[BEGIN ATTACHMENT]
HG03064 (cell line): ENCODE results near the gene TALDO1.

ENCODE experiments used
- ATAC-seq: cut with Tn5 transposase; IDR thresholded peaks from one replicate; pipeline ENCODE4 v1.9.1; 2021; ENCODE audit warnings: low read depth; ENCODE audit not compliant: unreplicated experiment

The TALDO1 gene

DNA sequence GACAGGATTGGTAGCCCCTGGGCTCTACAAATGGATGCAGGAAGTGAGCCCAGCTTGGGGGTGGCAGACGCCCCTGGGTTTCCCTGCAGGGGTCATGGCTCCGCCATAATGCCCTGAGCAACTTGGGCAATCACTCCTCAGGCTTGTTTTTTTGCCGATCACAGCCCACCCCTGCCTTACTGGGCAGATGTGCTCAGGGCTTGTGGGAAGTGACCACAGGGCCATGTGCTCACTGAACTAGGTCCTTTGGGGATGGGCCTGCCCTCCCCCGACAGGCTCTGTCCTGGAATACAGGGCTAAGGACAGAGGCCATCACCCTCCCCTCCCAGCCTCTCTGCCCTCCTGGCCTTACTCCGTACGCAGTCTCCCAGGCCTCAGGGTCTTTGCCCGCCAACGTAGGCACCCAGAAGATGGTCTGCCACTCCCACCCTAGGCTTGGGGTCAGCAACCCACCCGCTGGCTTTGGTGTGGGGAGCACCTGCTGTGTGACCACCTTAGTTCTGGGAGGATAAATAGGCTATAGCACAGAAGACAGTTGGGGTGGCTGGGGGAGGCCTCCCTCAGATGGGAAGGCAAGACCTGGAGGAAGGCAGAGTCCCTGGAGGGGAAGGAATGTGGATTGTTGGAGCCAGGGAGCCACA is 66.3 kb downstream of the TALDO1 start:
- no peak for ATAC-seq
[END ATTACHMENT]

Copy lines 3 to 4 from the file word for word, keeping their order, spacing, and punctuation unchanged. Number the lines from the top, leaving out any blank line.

- ATAC-seq: cut with Tn5 transposase; IDR thresholded peaks from one replicate; pipeline ENCODE4 v1.9.1; 2021; ENCODE audit warnings: low read depth; ENCODE audit not compliant: unreplicated experiment

The TALDO1 gene